Logic Programming and Negation: A Survey
 JOURNAL OF LOGIC PROGRAMMING
, 1994
"... We survey here various approaches which were proposed to incorporate negation in logic programs. We concentrate on the prooftheoretic and modeltheoretic issues and the relationships between them. ..."
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Cited by 273 (8 self)
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We survey here various approaches which were proposed to incorporate negation in logic programs. We concentrate on the prooftheoretic and modeltheoretic issues and the relationships between them.
ASSAT: Computing Answer Sets of a Logic Program by SAT Solvers
 Artificial Intelligence
, 2002
"... We propose a new translation from normal logic programs with constraints under the answer set semantics to propositional logic. Given a normal logic program, we show that by adding, for each loop in the program, a corresponding loop formula to the program’s completion, we obtain a onetoone corresp ..."
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Cited by 260 (7 self)
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We propose a new translation from normal logic programs with constraints under the answer set semantics to propositional logic. Given a normal logic program, we show that by adding, for each loop in the program, a corresponding loop formula to the program’s completion, we obtain a onetoone correspondence between the answer sets of the program and the models of the resulting propositional theory. In the worst case, there may be an exponential number of loops in a logic program. To address this problem, we propose an approach that adds loop formulas a few at a time, selectively. Based on these results, we implement a system called ASSAT(X), depending on the SAT solver X used, for computing one answer set of a normal logic program with constraints. We test the system on a variety of benchmarks including the graph coloring, the blocks world planning, and Hamiltonian Circuit domains. Our experimental results show that in these domains, for the task of generating one answer set of a normal logic program, our system has a clear edge over the stateofart answer set programming systems Smodels and DLV. 1 1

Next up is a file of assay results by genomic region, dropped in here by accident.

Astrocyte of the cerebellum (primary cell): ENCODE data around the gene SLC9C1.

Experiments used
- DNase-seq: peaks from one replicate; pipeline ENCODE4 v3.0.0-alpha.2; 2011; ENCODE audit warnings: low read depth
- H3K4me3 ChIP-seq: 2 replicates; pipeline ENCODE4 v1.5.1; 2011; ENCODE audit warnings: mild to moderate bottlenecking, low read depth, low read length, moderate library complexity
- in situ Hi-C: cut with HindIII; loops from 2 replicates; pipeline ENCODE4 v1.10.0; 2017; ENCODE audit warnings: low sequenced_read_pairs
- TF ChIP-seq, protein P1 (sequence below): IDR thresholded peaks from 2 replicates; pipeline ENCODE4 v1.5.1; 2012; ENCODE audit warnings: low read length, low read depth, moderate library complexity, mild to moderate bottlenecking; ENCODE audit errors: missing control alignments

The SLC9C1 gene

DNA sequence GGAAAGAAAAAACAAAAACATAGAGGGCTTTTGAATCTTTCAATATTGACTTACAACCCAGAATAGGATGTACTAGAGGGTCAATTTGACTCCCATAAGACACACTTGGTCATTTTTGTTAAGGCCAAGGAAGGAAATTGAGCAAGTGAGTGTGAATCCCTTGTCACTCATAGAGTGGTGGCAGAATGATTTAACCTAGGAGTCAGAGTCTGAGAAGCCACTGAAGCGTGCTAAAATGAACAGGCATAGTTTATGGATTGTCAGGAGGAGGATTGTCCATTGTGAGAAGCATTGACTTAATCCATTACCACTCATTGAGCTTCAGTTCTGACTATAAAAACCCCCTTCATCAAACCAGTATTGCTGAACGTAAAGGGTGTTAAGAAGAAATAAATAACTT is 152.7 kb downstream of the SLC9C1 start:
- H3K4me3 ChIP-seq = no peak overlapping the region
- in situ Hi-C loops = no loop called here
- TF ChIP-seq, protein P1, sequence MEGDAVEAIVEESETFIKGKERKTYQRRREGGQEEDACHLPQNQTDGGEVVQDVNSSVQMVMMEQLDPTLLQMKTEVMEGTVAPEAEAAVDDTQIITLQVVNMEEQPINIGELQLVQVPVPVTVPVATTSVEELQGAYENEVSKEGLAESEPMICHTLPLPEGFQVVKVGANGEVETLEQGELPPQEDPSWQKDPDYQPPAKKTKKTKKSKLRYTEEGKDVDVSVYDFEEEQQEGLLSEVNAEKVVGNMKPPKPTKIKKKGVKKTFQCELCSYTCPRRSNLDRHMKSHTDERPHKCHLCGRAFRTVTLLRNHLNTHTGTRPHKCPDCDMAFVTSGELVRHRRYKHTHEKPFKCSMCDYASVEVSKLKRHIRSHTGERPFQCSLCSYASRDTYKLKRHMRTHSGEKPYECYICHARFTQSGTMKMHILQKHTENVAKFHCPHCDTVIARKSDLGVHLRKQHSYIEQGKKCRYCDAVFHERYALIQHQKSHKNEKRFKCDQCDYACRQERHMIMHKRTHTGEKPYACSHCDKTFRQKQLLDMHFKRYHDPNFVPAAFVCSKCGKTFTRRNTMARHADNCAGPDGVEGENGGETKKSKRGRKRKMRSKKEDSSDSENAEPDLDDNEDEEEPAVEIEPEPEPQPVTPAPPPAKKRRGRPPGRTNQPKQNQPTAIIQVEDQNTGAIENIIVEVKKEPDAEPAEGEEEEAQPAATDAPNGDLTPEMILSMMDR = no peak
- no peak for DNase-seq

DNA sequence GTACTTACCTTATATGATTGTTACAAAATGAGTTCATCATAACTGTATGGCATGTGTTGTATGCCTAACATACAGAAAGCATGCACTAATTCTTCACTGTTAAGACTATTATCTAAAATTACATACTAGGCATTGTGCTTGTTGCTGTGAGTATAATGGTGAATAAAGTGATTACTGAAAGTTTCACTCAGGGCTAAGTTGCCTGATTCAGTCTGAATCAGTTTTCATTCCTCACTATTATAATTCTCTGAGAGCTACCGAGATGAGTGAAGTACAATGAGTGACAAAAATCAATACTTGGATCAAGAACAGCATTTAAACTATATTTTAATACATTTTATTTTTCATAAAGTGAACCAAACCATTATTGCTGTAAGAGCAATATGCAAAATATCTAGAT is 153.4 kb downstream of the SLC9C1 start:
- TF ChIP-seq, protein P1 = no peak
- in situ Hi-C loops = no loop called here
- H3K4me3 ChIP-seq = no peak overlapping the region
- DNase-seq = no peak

The Alternating Fixpoint of Logic Programs with Negation
, 1995
"... The alternating fixpoint of a logic program with negation is defined constructively. The underlying idea is monotonically to build up a set of negative conclusions until the least fixpoint is reached, using a transformation related to the one that defines stable models. From a fixed set of negative ..."
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Cited by 244 (3 self)
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The alternating fixpoint of a logic program with negation is defined constructively. The underlying idea is monotonically to build up a set of negative conclusions until the least fixpoint is reached, using a transformation related to the one that defines stable models. From a fixed set of negative conclusions, the positive conclusions follow (without deriving any further negative ones), by traditional Horn clause semantics. The union of positive and negative conclusions is called the alternating xpoint partial model. The name "alternating" was chosen because the transformation runs in two passes; the first pass transforms an underestimate of the set of negative conclusions into an (intermediate) overestimate; the second pass transforms the overestimate into a new underestimate; the composition of the two passes is monotonic. The principal contributions of this work are (1) that the alternating fixpoint partial model is identical to the wellfounded partial model, and (2) that alternating xpoint logic is at least as expressive as xpoint logic on all structures. Also, on finite structures, fixpoint logic is as expressive as alternating fixpoint logic.
Delegation Logic: A Logicbased Approach to Distributed Authorization
 ACM Transactions on Information and System Security
, 2000
"... We address the problem of authorization in largescale, open... ..."
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Cited by 243 (14 self)
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We address the problem of authorization in largescale, open...
Logic Programming and Knowledge Representation
 Journal of Logic Programming
, 1994
"... In this paper, we review recent work aimed at the application of declarative logic programming to knowledge representation in artificial intelligence. We consider exten sions of the language of definite logic programs by classical (strong) negation, disjunc tion, and some modal operators and sh ..."
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Cited by 242 (20 self)
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In this paper, we review recent work aimed at the application of declarative logic programming to knowledge representation in artificial intelligence. We consider exten sions of the language of definite logic programs by classical (strong) negation, disjunc tion, and some modal operators and show how each of the added features extends the representational power of the language.